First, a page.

This year, we are taking a look at the history of the Texas-Mexico border and what events shaped it to where it is today. Join us for this series as we explore the key moments that built the foundation for the relationship between Texas and Mexico.
The 1965 Immigration and Nationality Act, also known as the Hart-Celler Act, dramatically changed the way immigration quotas were allocated in the United States. Before the Hart-Celler Act, the Johnson-Reed Act of 1924 had established a discriminatory system that allocated immigration quotas on the basis of race and national origin. The system provided a quota of visas equal to two percent of the total number of citizens in the U.S. of each nationality as calculated in 1890, while completely barring immigration from Asia and placing no quota on immigration from the Western Hemisphere. The signing of the Civil Rights Act and accompanying civil rights movement motivated the swift replacement of the discriminatory Johnson-Reed system in the form of the Hart-Celler Act.
Signed into law in 1965 by President Lyndon B. Johnson, the Hart-Celler Act maintained consistent per-country limits on immigration in lieu of national origins quotas, while also creating preference visa categories that focused on immigrants’ skills and family relationships with citizens or U.S. residents. The preference visa categories under the Act included family reunification, employment, and refugee status. Under the Hart-Celler Act, the U.S. permitted widespread immigration from Africa and Asia for the first time in its history. Because the law had no provisions for potential immigrants employed in sectors such as domestic service, agriculture, and construction, many of these individuals were left with no lawful means to immigrate to the United States. This law also brought numerical limits to immigration from Mexico and Latin America for the first time. The implementation of numerical restrictions on immigration from the Western Hemisphere left the entire hemisphere with less than half of the slots used by Mexicans alone in the preceding year. With Congress voting to end the Bracero program just months before the passage of the Hart-Celler act, opportunities for Mexicans to enter the U.S. for employment were greatly diminished. However, with the continuing demand for low-cost labor in the U.S., economic migration from Mexico has continued at high levels even under the Hart-Celler Act and the ending of the Bracero program.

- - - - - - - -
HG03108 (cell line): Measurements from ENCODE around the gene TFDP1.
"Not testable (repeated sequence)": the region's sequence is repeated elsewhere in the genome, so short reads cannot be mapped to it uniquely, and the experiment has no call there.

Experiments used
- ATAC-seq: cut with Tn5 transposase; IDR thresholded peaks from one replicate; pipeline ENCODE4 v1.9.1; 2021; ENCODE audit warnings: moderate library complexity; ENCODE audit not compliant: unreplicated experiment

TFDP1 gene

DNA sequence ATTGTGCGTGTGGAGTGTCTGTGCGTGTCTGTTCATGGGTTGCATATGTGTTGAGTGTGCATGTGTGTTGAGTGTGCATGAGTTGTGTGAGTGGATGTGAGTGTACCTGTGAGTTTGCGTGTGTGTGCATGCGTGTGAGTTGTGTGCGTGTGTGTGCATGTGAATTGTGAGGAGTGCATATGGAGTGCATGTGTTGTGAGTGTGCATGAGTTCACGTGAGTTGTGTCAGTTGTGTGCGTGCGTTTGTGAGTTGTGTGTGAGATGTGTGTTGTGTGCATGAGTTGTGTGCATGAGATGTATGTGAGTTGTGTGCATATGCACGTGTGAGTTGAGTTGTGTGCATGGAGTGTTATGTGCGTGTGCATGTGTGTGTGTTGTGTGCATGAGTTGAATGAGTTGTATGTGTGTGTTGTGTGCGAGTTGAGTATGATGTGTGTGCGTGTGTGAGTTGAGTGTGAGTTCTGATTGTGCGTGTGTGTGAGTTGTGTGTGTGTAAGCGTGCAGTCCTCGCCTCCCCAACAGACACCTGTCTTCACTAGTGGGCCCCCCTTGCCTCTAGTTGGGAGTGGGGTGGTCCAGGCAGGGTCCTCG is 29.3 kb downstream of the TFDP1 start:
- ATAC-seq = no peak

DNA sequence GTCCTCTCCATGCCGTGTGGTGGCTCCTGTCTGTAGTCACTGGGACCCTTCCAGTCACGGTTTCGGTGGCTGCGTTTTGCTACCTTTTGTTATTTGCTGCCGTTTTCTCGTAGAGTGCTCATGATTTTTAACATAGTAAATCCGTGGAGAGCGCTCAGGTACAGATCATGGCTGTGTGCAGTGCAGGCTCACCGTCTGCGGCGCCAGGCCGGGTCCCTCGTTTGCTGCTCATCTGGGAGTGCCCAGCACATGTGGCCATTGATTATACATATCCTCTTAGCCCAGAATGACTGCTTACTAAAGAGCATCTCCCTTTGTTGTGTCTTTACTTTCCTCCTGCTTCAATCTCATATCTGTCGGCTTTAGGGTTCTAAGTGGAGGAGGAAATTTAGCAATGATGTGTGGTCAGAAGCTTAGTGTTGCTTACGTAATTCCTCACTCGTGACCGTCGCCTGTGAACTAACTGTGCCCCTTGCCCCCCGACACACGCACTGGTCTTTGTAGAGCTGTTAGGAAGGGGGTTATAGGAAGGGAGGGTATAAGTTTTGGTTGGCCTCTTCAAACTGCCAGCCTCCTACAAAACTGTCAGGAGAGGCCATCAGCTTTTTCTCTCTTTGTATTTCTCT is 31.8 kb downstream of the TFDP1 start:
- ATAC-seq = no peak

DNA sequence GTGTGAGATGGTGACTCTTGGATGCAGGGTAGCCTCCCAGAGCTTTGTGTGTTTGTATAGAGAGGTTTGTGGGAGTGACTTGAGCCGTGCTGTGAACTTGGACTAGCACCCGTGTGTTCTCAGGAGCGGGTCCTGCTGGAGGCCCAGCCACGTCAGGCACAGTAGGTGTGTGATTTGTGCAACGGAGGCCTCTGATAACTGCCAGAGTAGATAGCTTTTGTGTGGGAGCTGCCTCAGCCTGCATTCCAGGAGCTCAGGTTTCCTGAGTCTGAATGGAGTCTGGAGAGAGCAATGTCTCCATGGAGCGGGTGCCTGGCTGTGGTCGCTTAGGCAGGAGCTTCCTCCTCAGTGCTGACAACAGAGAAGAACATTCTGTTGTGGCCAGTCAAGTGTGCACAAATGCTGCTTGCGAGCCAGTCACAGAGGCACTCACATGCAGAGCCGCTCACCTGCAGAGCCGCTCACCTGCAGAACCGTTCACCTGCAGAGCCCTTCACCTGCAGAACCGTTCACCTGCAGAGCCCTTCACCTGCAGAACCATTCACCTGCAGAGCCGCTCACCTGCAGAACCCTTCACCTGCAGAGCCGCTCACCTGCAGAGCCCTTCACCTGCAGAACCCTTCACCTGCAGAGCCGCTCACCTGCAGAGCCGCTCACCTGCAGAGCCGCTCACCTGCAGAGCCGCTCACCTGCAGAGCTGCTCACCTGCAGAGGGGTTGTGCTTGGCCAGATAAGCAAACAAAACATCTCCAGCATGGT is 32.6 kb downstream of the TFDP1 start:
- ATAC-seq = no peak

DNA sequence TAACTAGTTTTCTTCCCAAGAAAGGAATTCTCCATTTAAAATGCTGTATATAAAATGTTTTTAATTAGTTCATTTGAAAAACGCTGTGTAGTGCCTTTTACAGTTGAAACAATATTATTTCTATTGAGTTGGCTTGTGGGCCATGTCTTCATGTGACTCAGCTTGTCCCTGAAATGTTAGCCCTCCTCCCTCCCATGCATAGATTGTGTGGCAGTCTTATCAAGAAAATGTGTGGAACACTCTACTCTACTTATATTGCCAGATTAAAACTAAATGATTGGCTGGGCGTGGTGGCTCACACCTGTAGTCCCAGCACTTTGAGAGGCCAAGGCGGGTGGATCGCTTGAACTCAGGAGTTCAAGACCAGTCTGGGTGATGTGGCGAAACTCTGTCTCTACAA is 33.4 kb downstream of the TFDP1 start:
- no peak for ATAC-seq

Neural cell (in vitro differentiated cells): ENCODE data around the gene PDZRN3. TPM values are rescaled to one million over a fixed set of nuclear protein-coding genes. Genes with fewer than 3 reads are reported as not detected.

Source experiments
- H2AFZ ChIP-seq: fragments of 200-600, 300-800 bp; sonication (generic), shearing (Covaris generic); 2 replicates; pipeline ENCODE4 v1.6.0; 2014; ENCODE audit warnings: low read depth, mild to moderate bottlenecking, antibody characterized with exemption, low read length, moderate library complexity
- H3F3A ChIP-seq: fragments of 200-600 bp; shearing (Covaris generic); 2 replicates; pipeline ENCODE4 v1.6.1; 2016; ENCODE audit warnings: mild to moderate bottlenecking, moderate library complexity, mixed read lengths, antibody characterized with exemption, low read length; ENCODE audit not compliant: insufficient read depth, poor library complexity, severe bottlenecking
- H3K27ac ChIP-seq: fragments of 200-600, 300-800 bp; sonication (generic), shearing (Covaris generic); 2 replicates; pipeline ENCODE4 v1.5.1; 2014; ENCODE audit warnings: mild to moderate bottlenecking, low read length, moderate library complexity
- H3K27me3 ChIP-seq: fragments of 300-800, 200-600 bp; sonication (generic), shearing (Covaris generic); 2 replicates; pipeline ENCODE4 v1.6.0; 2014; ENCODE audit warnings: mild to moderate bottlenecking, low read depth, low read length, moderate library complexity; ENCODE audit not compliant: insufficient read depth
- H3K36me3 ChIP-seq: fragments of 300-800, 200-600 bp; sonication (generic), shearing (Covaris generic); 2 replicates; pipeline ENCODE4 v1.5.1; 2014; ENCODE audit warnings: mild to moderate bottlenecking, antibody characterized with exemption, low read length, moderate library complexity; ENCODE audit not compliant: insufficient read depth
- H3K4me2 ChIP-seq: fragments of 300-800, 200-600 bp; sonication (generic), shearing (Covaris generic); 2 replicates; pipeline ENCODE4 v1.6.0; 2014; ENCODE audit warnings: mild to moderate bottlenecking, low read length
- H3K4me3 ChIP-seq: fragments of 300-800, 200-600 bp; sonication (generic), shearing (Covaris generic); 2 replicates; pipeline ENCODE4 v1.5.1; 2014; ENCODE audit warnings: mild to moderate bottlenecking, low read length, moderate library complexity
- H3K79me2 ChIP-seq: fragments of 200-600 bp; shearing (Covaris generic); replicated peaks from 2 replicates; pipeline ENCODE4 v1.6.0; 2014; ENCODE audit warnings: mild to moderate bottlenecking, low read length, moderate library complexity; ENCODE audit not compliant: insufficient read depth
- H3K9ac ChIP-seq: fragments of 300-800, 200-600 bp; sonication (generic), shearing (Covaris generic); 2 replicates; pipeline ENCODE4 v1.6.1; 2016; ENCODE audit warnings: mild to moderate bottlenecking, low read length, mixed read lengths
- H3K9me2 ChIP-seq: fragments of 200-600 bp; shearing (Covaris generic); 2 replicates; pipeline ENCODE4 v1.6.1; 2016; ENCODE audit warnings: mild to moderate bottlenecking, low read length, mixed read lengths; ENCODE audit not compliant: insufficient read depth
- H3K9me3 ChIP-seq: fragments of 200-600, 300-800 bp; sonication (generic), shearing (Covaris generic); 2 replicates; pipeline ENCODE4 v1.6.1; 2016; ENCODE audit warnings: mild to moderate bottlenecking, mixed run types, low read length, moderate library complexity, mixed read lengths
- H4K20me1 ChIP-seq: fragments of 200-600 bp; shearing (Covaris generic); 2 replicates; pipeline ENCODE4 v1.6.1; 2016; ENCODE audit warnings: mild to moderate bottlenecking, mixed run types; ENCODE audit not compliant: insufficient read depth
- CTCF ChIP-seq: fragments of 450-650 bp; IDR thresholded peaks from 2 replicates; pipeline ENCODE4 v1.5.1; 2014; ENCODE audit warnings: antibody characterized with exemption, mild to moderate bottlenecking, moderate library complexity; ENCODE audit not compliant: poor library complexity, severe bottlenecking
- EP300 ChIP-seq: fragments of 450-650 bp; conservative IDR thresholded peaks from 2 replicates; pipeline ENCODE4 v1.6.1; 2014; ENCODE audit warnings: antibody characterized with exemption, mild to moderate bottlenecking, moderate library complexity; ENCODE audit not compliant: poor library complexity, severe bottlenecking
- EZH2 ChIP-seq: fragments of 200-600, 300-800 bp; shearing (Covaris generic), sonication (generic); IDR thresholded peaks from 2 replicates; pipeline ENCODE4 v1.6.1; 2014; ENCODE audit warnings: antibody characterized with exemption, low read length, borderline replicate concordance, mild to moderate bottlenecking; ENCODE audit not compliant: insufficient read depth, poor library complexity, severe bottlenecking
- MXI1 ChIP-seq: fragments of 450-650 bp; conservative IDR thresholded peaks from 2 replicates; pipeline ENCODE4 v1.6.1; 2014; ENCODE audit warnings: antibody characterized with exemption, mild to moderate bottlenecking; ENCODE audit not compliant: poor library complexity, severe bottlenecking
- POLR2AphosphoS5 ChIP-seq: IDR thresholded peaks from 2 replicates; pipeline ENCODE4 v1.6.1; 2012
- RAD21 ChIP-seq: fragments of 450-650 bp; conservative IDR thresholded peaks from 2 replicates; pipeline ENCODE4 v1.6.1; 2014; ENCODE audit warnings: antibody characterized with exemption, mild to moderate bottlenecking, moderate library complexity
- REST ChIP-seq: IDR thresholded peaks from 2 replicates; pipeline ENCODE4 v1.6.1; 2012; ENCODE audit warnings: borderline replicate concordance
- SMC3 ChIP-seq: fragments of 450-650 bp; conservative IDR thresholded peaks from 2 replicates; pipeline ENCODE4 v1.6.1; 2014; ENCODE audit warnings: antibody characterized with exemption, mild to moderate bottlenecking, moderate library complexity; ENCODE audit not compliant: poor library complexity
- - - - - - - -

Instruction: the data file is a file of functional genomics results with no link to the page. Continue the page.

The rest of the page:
Despite President Johnson’s statement that the Hart-Celler Act was “not a revolutionary bill”, the Act has played an integral role in shaping the multicultural makeup of today’s America as well as creating significant problems and burdens, especially for immigrants in the Western Hemisphere and in Mexico. The Hart-Celler Act is still in effect today and continues to shape modern immigration to the U.S.
To learn more about the History of the Texas-Mexico border, go here.
This post was written by Katherine Rossmiller ’21. She is a Meadows Scholar studying Public Policy and Music with minors in American Politics and Statistical Science. She is on the Pre-Law track and is also involved with SMU’s Symphony Orchestra and the Belle Tones.
Information cited from the following sources: